Let us assume that you share the global consensus view on what the eurozone should do right now. Specifically, you want to see more public-sector investment and debt restructuring.
Now ask yourself the following question: if you were a citizen of a eurozone country, which political party would you support for that to happen? You may be surprised to see that there is not much choice. In Germany, the only one that comes close to such an agenda is Die Linke, the former Communists. In Greece, it would be Syriza; and in Spain, it would be Podemos, which came out of nowhere and is now leading in the opinion polls.
You may not consider yourself a supporter of the radical left. But if you lived in the eurozone and supported those policies, that would be your only choice.
What about Europe’s centre-left parties, the social democrats and socialists? Do they not support such an agenda? They may do so when they are in opposition. But once in government they feel the need to become respectable, at which point they discover their supply-side genes. Remember that, François Hollande, France’s president, explained the policy shift of his government by saying that supply creates demand.
Of the radical parties that have emerged recently, the one to watch is Podemos. It is still young, with an agenda in the making. From what I have read so far, it may be the one that comes the closest of all those in the eurozone to offering a consistent approach to post-crisis economic management.
In a recent interview, Nacho Alvarez, a senior member of the party’s economics team, laid out his programme with a refreshing clarity. The 37-year-old economics professor says the Spanish debt burden, both private and public, is unsustainable and needs to be reduced. That could include some combination of a renegotiation of interest rates, grace periods, debt rescheduling and a haircut. He also said Podemos’ goal was not to leave the eurozone – but that equally the party would not insist on membership at all costs. The aim is the economic wellbeing of the country.
To an outsider, that seems a balanced position. Not so in Spain. The establishment fears that this agenda will turn the country into a European version of Venezuela. But there is nothing controversial about the statement that if debt is unsustainable it needs to be restructured. Or that if the euro were to bring decades of suffering, it would be perfectly legitimate to question the eurozone’s institutions and policies.
The Podemos position recognises a simple truth about the eurozone in late 2014. It is logically inconsistent for the single currency to enter a secular stagnation and not restructure its debt. Since nothing is being done to avoid the former, there is a probability approaching 100 per cent of the latter happening.
Yet, for the moment, European governments keep playing the “extend and pretend” game. Where such a short-sighted strategy leads to can be seen in Greece. After six years of economic depression, the government finds itself in an acute political crisis. Syriza is leading in the polls, and stands a good chance of assuming power at the next general elections, possibly in 2015.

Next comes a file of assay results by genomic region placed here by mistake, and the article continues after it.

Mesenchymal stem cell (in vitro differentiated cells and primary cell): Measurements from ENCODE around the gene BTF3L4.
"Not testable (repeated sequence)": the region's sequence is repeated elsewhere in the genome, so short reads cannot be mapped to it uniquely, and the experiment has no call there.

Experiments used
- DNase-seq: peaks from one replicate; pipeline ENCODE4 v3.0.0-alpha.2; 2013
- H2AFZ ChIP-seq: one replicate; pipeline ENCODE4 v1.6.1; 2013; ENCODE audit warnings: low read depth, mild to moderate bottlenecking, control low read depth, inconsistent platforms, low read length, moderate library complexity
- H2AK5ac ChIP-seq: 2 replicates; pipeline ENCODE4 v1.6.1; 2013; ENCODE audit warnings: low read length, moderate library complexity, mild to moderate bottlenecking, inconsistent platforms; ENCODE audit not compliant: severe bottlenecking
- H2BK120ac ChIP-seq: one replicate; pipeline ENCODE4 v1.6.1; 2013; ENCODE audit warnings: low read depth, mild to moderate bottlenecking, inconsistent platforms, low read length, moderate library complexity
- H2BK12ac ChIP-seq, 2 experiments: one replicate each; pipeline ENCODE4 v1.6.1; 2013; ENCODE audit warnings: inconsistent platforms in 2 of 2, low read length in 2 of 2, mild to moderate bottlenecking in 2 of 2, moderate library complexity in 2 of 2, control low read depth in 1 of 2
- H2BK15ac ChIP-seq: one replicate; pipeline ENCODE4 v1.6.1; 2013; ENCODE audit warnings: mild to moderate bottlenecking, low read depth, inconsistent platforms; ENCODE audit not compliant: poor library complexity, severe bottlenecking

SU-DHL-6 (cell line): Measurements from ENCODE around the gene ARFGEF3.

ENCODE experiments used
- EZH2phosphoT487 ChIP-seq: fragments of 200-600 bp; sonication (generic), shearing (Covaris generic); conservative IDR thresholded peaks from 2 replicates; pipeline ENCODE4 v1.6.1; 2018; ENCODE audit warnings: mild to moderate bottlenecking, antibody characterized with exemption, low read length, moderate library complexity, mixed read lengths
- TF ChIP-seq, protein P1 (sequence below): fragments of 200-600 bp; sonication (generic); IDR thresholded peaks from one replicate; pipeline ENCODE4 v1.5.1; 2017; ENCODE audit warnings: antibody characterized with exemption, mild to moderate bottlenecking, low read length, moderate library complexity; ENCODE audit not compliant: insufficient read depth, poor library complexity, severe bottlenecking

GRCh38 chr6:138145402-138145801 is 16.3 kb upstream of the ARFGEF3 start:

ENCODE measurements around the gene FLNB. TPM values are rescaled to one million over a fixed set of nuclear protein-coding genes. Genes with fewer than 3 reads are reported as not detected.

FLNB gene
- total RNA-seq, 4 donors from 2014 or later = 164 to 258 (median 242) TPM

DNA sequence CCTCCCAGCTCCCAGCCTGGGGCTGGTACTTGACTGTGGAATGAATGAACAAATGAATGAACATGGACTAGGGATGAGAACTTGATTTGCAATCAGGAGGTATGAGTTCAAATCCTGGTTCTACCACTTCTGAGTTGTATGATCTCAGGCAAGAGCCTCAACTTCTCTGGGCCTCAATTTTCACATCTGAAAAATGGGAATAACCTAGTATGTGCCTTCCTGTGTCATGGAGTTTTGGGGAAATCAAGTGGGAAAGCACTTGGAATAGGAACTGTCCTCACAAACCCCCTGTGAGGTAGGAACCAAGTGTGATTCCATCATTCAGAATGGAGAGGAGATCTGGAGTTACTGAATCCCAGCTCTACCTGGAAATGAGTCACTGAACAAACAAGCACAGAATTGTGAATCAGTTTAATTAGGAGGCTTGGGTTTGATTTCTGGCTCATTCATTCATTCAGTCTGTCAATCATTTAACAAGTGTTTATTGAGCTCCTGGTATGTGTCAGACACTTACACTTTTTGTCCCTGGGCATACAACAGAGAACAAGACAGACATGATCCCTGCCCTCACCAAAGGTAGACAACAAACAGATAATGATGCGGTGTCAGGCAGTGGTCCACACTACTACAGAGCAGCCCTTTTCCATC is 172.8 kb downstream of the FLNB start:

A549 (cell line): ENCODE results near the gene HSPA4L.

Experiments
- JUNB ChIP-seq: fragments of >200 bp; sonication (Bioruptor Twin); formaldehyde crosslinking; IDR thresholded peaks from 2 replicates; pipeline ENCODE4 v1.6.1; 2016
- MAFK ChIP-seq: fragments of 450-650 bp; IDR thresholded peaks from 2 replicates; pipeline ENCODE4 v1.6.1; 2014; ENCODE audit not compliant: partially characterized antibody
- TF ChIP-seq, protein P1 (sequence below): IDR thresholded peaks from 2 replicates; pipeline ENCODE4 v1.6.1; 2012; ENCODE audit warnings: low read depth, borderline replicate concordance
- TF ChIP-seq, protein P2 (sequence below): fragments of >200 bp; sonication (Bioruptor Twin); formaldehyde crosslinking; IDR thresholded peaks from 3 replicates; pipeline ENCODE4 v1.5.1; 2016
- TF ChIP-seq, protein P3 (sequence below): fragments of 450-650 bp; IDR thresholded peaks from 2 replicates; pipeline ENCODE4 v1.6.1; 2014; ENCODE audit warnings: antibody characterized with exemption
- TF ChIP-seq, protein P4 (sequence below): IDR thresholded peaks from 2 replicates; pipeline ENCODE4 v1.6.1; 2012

Spain is not yet at that juncture. Podemos might deprive the largest parties – the Popular party of Prime Minister Mariano Rajoy and the opposition Socialist party – of an absolute majority in next year’s elections. It might force the two into a German-style grand coalition – which would establish the new party as the main opposition.
The situation in Italy is different but no less serious. If Prime Minister Matteo Renzi fails to generate an economic recovery in his remaining three years in office, the opposition Five Star Movement would be in pole position to form the next government. Unlike Podemos, this is a truly radical party, a firm advocate of euro exit. So are the National Front in France and Germany’s Alternative für Deutschland.
What Podemos still needs to do is offer a coherent vision of life after a debt restructuring. It would be a good idea if the party organised itself at eurozone-level beyond its alliance with Syriza in the European Parliament, because that is where the relevant policy decisions are made. A debt resolution for Spain, necessary as it is, can only be the start of a wider policy shift.
The tragedy of today’s eurozone is the sense of resignation with which the establishment parties of the centre-left and the centre-right are allowing Europe to drift into the economic equivalent of a nuclear winter. It is a particular tragedy that parties of the hard left are the only ones that support sensible policies such as debt restructuring. The rise of Podemos shows that there is a demand for alternative policy. Unless the established parties shift their position, they will leave a big opening to the likes of Podemos and Syriza.
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